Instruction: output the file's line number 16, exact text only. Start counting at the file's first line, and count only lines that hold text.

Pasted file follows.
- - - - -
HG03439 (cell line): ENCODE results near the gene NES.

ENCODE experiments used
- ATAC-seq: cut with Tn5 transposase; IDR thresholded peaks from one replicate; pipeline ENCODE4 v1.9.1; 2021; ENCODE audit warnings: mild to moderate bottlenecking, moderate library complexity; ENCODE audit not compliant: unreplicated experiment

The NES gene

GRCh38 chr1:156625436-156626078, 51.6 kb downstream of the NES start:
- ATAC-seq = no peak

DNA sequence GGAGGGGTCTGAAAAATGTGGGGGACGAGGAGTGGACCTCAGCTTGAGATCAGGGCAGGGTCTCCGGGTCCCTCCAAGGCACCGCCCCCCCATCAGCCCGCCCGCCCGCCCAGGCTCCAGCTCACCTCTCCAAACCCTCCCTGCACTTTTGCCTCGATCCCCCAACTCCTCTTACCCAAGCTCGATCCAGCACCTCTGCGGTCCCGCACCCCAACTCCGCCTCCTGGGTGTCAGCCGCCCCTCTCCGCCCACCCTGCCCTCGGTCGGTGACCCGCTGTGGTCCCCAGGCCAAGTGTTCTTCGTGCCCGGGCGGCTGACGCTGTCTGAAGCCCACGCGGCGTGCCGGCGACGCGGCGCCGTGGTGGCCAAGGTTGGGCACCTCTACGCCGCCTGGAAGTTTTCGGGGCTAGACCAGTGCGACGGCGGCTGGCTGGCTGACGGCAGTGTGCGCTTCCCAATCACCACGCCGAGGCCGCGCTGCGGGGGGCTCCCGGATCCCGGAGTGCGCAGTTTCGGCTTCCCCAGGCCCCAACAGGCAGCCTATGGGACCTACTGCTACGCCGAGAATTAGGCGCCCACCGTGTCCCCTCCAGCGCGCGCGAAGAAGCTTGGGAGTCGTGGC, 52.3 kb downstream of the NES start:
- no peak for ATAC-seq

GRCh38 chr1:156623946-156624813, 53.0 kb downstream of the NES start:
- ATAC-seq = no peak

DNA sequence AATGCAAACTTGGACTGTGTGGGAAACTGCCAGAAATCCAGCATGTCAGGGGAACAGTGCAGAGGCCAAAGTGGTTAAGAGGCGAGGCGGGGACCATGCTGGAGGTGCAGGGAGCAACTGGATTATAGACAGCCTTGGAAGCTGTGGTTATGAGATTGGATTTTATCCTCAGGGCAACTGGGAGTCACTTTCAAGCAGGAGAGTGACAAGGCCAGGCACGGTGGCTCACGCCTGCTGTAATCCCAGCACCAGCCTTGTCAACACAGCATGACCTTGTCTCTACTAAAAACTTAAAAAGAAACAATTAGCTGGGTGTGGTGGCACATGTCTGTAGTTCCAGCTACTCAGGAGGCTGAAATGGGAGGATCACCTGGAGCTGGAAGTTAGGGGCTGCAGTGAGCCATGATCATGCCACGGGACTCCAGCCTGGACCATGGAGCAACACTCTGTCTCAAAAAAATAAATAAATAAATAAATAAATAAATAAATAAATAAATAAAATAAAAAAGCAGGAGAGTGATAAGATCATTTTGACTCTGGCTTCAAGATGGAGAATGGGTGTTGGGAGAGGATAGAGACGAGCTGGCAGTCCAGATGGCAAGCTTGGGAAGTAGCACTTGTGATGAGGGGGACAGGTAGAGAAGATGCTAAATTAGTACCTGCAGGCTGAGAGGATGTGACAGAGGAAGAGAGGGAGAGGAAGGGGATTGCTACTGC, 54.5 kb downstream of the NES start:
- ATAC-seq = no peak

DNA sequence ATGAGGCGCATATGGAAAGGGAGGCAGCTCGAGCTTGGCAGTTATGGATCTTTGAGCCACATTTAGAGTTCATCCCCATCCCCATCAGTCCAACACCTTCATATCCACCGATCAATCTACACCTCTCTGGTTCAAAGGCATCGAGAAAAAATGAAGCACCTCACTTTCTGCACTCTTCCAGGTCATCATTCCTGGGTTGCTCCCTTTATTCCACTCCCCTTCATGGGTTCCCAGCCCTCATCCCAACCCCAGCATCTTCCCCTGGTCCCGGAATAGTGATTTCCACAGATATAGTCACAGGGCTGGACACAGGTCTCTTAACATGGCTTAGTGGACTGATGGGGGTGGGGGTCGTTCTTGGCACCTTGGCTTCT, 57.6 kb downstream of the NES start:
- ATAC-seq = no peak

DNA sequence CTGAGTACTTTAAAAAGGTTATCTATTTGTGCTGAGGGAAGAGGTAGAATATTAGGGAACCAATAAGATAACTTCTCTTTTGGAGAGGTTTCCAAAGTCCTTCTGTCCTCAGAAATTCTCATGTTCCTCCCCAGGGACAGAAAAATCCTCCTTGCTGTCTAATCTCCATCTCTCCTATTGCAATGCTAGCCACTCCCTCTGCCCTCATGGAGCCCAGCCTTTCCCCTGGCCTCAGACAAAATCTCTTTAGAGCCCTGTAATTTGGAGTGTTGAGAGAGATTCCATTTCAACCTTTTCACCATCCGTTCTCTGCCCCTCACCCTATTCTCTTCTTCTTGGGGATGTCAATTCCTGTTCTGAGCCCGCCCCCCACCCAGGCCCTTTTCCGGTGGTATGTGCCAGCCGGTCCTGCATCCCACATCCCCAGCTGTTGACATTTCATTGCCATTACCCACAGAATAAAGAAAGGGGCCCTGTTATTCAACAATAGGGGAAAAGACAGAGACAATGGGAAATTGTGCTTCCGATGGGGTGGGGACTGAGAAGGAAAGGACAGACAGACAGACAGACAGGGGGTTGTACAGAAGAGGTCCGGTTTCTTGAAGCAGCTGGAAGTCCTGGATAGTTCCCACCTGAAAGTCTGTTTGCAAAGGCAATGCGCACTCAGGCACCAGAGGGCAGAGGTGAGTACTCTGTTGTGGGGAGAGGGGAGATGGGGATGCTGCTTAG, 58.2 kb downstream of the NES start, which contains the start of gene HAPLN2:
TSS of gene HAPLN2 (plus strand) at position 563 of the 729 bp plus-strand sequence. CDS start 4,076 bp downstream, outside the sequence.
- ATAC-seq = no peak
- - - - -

TSS of gene HAPLN2 (plus strand) at position 563 of the 729 bp plus-strand sequence. CDS start 4,076 bp downstream, outside the sequence.